Title: Someone to Wed
Series: Wescott #3
Author: Mary Balogh
Format: Paperback & eBook, 394 pgs
Published: Nov. 7, 2017 by Berkley
Links: Goodreads | Amazon | B&N
Source: First Reads Goodreads
Rating: 3 out of 5 Wine Glasses
A very practical marriage makes Alexander Westcott question his heart in the latest Regency romance from the New York Times bestselling author of Someone to Hold.
When Alexander Westcott becomes the new Earl of Riverdale, he inherits a title he never wanted and a failing country estate he can’t afford. But he fully intends to do everything in his power to undo years of neglect and give the people who depend on him a better life. . . .
A recluse for more than twenty years, Wren Heyden wants one thing out of life: marriage. With her vast fortune, she sets her sights on buying a husband. But when she makes the desperate—and oh-so-dashing—earl a startlingly unexpected proposal, Alex will only agree to a proper courtship, hoping for at least friendship and respect to develop between them. He is totally unprepared for the desire that overwhelms him when Wren finally lifts the veils that hide the secrets of her past. . . .
Wren has hidden herself away from the world but without her aunt and uncle, she has grown lonely. Deciding that her inheritance should be good for something, she decides to buy herself a husband.
Alexander was happy in his life but now finding himself an earl of an impoverished estate, his life has been turned upside down.
What starts off as a business proposition could end up being a fairy tale.
"I am twenty-nine years old, very nearly thirty, and I would like…someone to wed."
Third in the Wescott series we come to Alexander's story. The previous two books set the storyline of the previous Earl of Riverdale dying and exposing that his second marriage was bigamist. His three children are declared bastards while a daughter from the first marriage is found in an orphanage and suddenly legitimate. I did not read the previous two books and appreciated how Balogh smoothly and organically explained how Alexander became the Earl. Balogh relayed important information and characters but didn't info dump and in fact integrated all those previous characters into this story, creating a believable and familial world. You could feasibly start the series here.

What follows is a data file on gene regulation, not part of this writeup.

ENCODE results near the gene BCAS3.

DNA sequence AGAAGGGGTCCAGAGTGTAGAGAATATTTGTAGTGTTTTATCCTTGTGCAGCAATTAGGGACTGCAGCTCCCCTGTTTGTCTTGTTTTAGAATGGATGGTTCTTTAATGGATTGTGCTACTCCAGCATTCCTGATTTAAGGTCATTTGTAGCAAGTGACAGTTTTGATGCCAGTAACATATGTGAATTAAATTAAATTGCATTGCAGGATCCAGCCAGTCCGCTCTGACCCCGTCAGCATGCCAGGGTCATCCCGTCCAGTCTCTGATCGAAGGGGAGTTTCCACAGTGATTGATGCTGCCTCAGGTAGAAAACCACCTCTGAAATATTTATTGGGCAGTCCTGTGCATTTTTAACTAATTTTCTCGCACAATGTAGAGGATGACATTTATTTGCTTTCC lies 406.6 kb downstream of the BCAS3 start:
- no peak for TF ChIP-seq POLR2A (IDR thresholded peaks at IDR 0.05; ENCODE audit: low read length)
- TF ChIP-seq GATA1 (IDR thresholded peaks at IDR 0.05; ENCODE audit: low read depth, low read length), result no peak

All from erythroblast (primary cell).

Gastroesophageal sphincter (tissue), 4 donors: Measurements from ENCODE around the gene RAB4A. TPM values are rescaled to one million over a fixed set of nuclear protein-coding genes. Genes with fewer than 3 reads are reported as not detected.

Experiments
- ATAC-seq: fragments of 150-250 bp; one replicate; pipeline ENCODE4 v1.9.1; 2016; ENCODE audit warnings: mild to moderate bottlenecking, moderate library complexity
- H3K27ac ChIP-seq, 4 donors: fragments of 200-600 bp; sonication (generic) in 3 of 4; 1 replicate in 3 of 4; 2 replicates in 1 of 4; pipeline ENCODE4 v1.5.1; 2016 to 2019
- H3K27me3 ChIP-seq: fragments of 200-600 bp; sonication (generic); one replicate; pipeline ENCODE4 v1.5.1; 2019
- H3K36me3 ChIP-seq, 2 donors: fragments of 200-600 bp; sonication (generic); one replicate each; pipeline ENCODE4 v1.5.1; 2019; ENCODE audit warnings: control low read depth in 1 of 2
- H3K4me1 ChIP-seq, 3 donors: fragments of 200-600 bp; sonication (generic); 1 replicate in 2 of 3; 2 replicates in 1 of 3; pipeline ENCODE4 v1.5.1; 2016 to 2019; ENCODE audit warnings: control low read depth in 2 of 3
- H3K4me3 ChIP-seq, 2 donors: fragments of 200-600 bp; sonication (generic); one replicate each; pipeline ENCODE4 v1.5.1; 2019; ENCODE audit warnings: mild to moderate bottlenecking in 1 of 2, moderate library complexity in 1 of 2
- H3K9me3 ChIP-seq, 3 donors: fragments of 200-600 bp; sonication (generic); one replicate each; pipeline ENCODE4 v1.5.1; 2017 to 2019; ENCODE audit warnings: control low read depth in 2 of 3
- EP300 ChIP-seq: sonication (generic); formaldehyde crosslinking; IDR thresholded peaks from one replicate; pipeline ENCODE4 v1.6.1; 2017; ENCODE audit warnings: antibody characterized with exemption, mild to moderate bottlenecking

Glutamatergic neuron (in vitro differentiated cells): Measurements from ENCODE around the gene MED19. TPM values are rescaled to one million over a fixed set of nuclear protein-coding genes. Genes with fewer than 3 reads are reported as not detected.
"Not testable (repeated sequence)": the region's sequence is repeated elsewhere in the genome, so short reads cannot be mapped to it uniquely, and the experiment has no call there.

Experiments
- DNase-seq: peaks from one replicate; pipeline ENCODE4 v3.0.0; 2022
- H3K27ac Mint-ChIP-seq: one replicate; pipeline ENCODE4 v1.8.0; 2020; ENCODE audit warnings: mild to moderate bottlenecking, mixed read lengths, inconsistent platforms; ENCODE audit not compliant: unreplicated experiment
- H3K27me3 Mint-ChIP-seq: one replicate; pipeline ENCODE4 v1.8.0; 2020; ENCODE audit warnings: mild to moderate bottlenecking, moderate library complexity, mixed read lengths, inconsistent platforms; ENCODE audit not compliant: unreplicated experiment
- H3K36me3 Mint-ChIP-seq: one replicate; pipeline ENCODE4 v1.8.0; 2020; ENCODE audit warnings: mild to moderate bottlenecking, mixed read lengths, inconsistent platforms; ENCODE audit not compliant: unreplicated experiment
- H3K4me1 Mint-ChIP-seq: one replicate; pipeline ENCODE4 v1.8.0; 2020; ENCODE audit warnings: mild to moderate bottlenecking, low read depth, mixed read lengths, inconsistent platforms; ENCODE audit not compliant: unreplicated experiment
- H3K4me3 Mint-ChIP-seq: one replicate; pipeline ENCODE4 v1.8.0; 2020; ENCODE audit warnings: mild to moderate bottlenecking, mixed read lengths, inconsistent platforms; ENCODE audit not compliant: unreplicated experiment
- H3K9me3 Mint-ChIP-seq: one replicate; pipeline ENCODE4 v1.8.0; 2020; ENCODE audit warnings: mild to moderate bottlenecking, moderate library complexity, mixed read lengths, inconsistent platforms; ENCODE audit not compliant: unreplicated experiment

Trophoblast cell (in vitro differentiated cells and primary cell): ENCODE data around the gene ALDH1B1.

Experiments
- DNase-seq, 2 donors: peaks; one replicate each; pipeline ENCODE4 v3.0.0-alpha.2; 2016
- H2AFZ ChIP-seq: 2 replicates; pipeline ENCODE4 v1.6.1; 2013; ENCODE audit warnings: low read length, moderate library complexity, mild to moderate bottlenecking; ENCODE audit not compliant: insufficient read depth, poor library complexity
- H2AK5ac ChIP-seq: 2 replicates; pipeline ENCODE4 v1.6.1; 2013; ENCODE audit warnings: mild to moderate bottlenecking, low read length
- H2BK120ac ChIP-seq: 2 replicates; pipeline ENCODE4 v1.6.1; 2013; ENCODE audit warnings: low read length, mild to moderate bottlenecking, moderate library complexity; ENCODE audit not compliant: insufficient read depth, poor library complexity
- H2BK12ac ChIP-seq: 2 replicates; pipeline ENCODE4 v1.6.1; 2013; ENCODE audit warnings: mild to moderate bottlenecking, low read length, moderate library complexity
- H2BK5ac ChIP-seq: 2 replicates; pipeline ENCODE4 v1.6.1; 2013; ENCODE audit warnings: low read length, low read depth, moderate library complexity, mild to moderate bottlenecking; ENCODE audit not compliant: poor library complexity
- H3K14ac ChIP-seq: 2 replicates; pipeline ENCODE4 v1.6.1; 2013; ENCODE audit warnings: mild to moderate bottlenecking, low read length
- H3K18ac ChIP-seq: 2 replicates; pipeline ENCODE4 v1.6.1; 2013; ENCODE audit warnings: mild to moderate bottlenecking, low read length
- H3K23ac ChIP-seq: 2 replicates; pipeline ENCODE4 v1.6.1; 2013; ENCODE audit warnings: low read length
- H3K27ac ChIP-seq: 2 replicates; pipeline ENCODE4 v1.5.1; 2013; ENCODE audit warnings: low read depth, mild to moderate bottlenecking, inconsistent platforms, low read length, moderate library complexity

Her instinct was to hide behind veils within veils, and she had done it for so long that she did not know how to cast those veils aside.
The star of this story and where most of the heavy emotional lifting comes from is our heroine Wren. She was born with a large birthmark covering half of her face and a mother who puts vanity above all else. When she is ten, her aunt takes her from her home and eventually she and her husband adopt Wren. Unfortunately, those important formative years with her cruel mother keep Wren from having any self-worth. Wren always wears a veil to cover her face unless around her aunt and uncle. When they die she becomes incredibly lonely and decides to buy a husband. Her new neighbor, the Earl of Riverdale, is third on her list for potential husbands but he may be just too good looking.
You'll feel awful for Wren as she uses an ice queen persona to keep her pain and self shielded. Balogh masterfully created a perfect hero for Wren in Alexander. He perfectly complements the situation by being wary of the heroine's pain but also acknowledges it; there are no quick simple solutions in this story. This wasn't even a slow burn but a slow thawing; you'll need to wait until around the half-way mark before our couple starts to really get moving.
I appreciated this building and forming of their relationship but I also thought the second half dragged on a bit. This is definitely not a "modern" historical, characters and mannerisms stay true to the time period, emotions and actions are a bit more constrained. While the larger cast of characters helped create a full world, it also stole away from my lead's romance more than I would have liked, the story had a tendency to slowly meander.
Alexander's sister and mother and how they engaged and tried to understand Wren brought such a wonderful warmth to the story; I love when women characters kindly engage with each other. Alexander and Wren were such intelligent characters but I did think Wren’s internal declaration of love felt a bit quick as I don't think the "special" connection with Alexander had been quite made yet, he was the first and only man to show her attention in her life.
A little slow and meandering towards the end but Wren will have you emotional and incredibly happy that she found the handsome Alexander.
Suggested Reading Order:
Someone to Love (Westcott, #1)